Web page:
Have a wonderful evening Ladies... Oh and In the spirit of the olympics and an inspiration to start in. Im giving a honorary virtual gold, silver, and bronze medals to the first three who post their orphaned blocks sandwiched and ready for the next step. I wonder will it be USA or Canucks or one of our other international friends. :thumbup:
Patricia perfect have you decided on which ones at what size you are going to start with. The apples look great for a starter. :)
Originally Posted by Patricia Faye
:D awwwwwwwwwwww sweeeeeeeeeeet!!!!!!!!!! :D
Originally Posted by lovelyl
How nice of you, LovelyL!
Jenniky ... I do the spray basting, but have never pressed with the iron after spraying. Is this something that the brand you are using recommends? Or the Jenniky special technique?
I've only used the iron ta git my sandwich smooth & w/out wrinkles, when usein' spray bastin'. Thanks for this info.
Nope not my technique it is a technique that is suggested in various different tutorials and books I have studied. Though it is not stated in the tutorials why you are doing this step. It is my understanding that it quickly sets (drys) the adhesive this helps to prevent residual adhesive transferring to your needle and machine parts and secures your three layers firmly for quilting. :) No specific brand is every stated. So Im assuming this works with all brands of adhesive to securely dry the adhesive before running it through your machine. :) If anyone has a different view or understanding please share. :thumbup: Good discussion question QuiltE. Thanks :)
Originally Posted by QuiltE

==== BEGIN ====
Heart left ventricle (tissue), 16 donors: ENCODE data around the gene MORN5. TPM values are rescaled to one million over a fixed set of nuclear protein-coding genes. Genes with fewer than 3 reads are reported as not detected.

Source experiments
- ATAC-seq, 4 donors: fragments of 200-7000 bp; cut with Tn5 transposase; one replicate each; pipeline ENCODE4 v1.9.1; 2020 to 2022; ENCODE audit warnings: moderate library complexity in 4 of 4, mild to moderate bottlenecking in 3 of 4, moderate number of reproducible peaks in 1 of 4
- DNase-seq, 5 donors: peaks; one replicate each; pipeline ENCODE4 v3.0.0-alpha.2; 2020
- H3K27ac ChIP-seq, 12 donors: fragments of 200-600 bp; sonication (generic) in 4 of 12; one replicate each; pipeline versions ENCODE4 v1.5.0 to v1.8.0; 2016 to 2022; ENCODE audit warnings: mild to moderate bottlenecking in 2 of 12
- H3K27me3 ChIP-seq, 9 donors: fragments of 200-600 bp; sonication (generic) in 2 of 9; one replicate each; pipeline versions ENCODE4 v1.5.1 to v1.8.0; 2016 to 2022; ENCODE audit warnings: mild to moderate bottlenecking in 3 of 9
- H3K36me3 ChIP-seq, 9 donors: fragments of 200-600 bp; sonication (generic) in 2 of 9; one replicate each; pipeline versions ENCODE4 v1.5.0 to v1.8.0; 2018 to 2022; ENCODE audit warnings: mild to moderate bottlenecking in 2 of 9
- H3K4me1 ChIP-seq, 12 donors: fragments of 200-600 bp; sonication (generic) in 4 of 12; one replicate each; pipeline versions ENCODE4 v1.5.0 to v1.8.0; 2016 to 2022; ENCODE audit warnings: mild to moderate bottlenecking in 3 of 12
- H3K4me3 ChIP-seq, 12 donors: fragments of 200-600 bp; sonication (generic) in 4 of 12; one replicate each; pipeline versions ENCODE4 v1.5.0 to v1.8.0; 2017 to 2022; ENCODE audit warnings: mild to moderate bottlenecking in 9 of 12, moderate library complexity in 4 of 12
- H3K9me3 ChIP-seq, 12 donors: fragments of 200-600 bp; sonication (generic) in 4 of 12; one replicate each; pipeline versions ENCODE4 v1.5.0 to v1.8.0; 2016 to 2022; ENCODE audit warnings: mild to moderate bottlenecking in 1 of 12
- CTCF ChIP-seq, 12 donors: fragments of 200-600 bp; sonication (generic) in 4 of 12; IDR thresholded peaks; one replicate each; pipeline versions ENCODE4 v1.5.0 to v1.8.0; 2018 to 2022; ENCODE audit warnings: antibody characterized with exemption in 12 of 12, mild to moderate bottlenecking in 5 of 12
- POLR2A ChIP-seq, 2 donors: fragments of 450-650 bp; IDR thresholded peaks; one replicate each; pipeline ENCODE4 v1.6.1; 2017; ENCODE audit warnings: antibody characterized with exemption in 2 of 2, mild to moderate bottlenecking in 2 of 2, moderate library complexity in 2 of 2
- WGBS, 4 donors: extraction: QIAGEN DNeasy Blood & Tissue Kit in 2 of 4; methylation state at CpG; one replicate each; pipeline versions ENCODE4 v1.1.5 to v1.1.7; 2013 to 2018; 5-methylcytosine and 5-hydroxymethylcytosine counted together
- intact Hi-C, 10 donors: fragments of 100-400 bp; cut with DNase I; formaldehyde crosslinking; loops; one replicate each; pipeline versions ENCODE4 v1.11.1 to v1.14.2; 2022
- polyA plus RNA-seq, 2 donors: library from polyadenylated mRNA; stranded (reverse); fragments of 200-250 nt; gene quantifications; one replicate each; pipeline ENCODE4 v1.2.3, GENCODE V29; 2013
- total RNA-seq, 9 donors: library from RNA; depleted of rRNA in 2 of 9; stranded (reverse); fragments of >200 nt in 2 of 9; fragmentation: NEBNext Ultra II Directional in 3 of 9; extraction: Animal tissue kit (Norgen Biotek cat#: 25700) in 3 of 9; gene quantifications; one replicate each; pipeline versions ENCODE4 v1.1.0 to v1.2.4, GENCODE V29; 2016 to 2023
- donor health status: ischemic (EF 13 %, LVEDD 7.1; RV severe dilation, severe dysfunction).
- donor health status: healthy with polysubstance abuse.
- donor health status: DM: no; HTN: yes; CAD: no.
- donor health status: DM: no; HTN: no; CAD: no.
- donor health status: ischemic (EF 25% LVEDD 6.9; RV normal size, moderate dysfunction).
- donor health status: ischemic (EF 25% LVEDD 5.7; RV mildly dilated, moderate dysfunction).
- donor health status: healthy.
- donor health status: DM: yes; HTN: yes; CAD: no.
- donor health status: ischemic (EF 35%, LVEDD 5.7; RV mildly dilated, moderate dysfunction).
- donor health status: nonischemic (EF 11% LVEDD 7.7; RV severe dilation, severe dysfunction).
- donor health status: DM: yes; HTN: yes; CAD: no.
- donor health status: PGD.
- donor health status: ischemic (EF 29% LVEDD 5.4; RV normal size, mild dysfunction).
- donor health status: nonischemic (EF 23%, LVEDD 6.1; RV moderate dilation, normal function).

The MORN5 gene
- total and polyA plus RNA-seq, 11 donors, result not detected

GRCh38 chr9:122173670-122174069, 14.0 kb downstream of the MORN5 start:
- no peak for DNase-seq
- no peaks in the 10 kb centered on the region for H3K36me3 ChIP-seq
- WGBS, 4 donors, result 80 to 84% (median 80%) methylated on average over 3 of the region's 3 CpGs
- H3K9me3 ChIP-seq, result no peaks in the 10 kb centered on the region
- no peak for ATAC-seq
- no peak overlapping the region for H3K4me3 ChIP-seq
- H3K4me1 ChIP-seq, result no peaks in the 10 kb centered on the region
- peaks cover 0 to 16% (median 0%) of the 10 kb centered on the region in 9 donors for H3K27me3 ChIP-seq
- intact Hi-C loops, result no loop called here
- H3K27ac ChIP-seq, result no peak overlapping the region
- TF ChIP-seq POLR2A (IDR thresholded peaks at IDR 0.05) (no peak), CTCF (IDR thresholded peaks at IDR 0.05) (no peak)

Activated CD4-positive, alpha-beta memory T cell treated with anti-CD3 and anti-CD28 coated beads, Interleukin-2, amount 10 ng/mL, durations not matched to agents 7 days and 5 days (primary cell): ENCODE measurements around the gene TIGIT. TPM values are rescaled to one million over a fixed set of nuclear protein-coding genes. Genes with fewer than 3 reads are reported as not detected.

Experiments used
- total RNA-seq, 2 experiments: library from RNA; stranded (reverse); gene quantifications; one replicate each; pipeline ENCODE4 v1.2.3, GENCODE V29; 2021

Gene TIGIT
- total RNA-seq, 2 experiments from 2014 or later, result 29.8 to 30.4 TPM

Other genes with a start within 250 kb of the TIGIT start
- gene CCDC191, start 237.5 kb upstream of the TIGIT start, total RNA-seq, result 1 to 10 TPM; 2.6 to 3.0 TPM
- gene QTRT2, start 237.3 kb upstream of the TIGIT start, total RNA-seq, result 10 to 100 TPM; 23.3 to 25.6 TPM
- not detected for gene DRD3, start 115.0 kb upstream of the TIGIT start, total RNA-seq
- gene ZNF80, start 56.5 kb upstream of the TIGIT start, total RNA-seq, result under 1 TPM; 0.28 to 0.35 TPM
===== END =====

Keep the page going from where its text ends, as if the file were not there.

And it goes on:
I have that same blue can of spray basting ... gunked up my needle so bad, the machine timed out - now I know why!! (call me "heavy handed")
Jenniky ... I hope you don't mind. I think some of these types of questions are as important to the end results.
Seeing CowTownLiz's comment ... is that June Tailor spray, Jenniky?
CowTownLiz ... I had one can of June Tailor once and did not like the gunk as it sprayed on, the looks of it, or the spray. Seemed to get good coverage I had to be heavy handed, and then there was just too much goop that came out. And too the needle problems you mentioned. Went back to the 505 ... and haven't had the problem again.
Patricia Faye, I recognize most of your PP blocks! :)
Jenniky, I've seen basting done from corner to corner with a really long running stitch that's pulled out later as well. I've actually done that before, but then this QAYG isn't sure it's liking me, so I'm willing to try different things. I will pick up a can of basting spray...and NOT June Taylor. :) 505...haven't heard of it, but will look for it.
NICE! this is very timely, I am working on using QAYG for a few things.
Here is a link to the blog where you can see one ongoing project (368 blocks project) and a recently completed project using QAYG, a wallhanging.
I am also thinking about locating a UFO project I started a couple of years ago, where I didnt know ANYTHING about QAYG and kind of got lost. This would be a great thread to share that with!